Iran's supreme leader on Sunday rejected international demands that his country suspend sensitive nuclear work, vowing the Islamic republic would not buckle in the face of "threats and bribes."
Khamenei defended Iran's nuclear program in front of a picture of his predecessor, Khomeini
Ayatollah Ali Khamenei also gave the United States a staunch warning that any "mistake" in its dealings with oil-rich Iran would lead to consequences for global energy supplies.
"We have achieved a lot of scientific goals," Khamenei said in a speech marking the 17th anniversary of the death of Iran's Islamic revolutionary leader, Ayatollah Ruhollah Khomeini. "This is an historic investment. It represents our political independence and national self confidence. We should not sell out this precious resource because of the enemies' threats and we should not be fooled by enemy bribes."
The five permanent members of the UN Security Council plus Germany are poised to present Iran with an offer of incentives and the prospect of fresh multilateral talks -- involving the United States -- on the condition that Iran first suspends uranium enrichment.
That activity is at the center of fears the country could make nuclear weapons. Iran insists it only wants to make reactor fuel -- and not bombs -- and that enrichment is a right enshrined by the Non-Proliferation Treaty.
Solana to travel to Tehran
Solana (right) with Iran's chief nuclear negotiator Ali Larijani during a March meeting in the German embassy in Vienna
EU foreign policy chief Javier Solana is expected in Tehran in the coming days to present the proposals. Iran has been given just weeks to make up its mind -- or else face Security Council action including possible sanctions.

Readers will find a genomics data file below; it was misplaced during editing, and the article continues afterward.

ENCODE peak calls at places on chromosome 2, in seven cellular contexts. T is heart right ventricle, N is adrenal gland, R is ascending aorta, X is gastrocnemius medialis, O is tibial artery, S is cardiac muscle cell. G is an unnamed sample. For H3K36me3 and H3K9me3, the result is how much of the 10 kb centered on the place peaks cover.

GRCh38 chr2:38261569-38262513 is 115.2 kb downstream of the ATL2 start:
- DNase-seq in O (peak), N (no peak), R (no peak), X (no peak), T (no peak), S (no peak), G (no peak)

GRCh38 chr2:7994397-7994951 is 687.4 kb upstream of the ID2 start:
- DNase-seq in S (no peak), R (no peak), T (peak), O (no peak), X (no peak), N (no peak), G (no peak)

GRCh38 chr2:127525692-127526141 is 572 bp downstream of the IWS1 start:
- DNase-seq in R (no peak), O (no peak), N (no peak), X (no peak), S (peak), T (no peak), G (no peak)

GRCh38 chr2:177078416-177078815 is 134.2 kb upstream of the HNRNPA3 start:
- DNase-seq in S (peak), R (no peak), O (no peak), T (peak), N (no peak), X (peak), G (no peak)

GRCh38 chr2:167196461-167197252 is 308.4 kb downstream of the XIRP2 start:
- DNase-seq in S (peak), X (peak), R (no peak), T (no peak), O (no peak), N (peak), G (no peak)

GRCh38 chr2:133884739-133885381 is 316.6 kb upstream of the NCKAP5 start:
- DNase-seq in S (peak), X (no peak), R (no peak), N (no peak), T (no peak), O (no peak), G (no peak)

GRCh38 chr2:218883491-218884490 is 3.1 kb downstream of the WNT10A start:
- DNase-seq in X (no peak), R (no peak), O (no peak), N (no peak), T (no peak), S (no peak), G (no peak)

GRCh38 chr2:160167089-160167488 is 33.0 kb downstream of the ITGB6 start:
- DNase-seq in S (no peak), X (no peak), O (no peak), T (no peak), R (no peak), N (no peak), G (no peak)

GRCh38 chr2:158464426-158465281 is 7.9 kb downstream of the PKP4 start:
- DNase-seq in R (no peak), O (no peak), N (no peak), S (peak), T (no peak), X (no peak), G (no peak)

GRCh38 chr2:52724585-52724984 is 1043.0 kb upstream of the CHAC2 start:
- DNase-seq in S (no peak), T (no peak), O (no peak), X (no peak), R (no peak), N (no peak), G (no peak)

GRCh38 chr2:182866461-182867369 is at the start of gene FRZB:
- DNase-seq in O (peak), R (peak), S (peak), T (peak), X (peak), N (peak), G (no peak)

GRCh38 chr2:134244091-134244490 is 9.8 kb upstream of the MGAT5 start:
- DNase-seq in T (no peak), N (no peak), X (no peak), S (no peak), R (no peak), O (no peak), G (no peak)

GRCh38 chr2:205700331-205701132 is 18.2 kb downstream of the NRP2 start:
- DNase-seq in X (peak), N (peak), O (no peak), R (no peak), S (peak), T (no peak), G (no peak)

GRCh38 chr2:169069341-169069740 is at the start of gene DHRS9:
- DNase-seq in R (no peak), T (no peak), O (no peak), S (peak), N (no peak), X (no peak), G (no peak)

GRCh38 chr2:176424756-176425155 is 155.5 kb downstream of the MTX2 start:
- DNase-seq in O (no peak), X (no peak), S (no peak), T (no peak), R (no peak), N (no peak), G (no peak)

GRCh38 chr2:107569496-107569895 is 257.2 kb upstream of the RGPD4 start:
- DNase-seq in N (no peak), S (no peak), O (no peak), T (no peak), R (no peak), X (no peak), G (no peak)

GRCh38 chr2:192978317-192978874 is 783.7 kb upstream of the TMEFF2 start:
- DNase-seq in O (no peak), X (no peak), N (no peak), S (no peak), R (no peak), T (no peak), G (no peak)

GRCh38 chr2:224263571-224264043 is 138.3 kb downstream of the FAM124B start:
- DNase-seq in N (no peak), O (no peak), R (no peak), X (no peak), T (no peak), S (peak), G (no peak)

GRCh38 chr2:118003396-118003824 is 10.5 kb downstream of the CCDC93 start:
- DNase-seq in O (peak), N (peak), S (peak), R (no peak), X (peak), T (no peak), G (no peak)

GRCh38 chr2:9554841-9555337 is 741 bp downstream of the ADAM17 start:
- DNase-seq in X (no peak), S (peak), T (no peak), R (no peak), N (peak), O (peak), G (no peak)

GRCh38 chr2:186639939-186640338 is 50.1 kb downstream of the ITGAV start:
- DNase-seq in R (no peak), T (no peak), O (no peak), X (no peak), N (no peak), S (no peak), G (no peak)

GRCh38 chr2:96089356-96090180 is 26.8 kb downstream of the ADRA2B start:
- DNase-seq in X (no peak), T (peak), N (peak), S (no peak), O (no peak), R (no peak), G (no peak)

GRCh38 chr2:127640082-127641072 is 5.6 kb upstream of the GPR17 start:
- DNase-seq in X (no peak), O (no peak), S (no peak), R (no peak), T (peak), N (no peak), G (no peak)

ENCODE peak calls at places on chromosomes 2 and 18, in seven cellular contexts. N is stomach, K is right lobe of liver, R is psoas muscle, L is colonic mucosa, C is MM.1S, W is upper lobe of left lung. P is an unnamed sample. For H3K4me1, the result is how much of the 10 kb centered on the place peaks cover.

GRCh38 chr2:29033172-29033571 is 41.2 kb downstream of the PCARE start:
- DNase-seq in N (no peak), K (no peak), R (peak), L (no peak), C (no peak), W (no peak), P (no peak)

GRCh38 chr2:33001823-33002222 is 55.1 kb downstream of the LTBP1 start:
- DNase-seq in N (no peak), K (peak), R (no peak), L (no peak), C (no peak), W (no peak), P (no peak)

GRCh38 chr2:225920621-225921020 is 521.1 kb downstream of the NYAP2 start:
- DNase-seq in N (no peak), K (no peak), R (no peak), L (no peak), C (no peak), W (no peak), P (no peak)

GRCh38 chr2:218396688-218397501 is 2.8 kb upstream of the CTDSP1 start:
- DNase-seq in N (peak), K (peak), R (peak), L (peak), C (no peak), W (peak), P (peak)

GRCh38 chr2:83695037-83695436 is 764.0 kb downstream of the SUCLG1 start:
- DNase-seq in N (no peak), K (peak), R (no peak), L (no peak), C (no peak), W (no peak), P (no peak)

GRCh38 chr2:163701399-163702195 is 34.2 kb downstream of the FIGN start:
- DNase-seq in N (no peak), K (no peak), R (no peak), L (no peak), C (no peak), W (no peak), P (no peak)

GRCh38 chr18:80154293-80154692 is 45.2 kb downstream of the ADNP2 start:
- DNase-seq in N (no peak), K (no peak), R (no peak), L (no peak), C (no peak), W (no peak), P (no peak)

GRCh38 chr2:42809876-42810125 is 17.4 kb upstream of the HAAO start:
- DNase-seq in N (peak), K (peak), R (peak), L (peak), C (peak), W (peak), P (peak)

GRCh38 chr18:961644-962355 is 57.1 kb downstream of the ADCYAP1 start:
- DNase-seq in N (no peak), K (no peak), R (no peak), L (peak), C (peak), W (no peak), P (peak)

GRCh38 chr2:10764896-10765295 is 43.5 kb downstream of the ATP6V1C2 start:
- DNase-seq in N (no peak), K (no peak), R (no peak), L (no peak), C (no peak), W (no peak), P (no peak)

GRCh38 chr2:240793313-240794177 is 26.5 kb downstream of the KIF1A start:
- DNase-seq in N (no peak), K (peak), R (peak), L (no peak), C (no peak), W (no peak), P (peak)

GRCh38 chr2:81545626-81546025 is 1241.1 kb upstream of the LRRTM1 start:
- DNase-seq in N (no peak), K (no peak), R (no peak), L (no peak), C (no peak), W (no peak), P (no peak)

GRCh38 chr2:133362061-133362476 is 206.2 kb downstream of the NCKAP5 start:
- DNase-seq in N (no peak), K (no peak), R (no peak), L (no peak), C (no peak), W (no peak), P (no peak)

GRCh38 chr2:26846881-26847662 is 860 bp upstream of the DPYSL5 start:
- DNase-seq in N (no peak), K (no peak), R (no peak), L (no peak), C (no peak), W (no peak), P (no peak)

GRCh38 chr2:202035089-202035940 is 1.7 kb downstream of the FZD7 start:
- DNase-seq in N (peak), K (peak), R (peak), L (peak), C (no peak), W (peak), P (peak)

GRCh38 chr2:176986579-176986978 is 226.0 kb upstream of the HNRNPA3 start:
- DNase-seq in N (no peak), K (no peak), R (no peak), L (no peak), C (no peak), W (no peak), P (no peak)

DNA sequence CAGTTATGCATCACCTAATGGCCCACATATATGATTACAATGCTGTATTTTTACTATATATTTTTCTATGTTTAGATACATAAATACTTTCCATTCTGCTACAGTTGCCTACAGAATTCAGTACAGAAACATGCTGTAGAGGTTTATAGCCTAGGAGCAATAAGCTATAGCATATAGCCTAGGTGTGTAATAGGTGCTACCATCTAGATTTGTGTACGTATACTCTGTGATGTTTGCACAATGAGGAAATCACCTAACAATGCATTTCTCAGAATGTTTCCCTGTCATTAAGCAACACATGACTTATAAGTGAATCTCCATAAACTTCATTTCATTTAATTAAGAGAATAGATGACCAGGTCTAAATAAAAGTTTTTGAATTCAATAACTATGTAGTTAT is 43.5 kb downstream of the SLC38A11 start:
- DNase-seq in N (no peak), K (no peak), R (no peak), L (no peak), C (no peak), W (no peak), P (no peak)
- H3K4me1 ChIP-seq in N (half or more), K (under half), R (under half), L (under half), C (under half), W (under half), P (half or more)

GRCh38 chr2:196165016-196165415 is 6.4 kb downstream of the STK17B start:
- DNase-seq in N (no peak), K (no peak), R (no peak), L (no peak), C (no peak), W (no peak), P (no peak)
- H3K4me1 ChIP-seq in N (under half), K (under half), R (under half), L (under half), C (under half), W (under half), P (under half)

But Khamenei added to indications that the offer could end up being dead on arrival by shrugging off any fear of the consequences.
"There is no consensus against Iran," he said. "It is only the Americans and some of their allies. This is all about a political monopoly of energy. They want others to beg for energy."
Speaking at Khomeini's mausoleum on the southern outskirts of Tehran, Khamenei insisted that "Iran is no threat to anyone.
Khamenei: Nuclear weapons un-Islamic
"We have friendly relations with all the region and Asia," he said. "We have good and healthy relations with Europe, and in the close future, because they need our gas, these relations will become even better. They accuse us of developing nuclear bombs. This is an absurd lie. We do not need nuclear weapons and bombs. We don't have any target to use them on.
"Using nuclear weapons is against Islamic rules," he continued, according to AFP news service. "We will not impose the costs of building and maintenance of nuclear weapons on our people. Our explosive source is the power of our faith."
Ahmadinejad with a giant poster of Khamenei on Sunday
On Saturday, Iranian President Mahmoud Ahmadinejad revealed that in a telephone conversation earlier Saturday with UN Secretary General Kofi Annan, he had been asked "to examine the proposals and not act hastily."
"I said that we will not act hastily and that we will examine the proposals," Ahmadinejad said while ruling out any halt to the country's enrichment program.
"Negotiating our absolute right would be like accepting to negotiate on our independence," he said, according to news reports.
Germany’s environment ministry believes it’s unlikely Germany will meet its 2020 greenhouse gas reduction goals. They say the country will come up seven percent short, but critics say it could be even worse.
The EU is once again threatening Russia with sanctions over its role in the Ukraine Crisis. Europe needs to put its money where its mouth is if it is to retain credibility, writes DW's Europe correspondent Bernd Riegert.
The first planes carrying bodies of passengers from a Malaysian Airlines flight that crashed in eastern Ukraine has departed for the Netherlands. Confusion remains as to the number of dead recovered from the crash site.
From calligraphy to acoustic music, young artists are finding inspiration in the pre-digital age. While they won't revert to analogue entirely, some say learning the old tricks of the trade makes them more creative.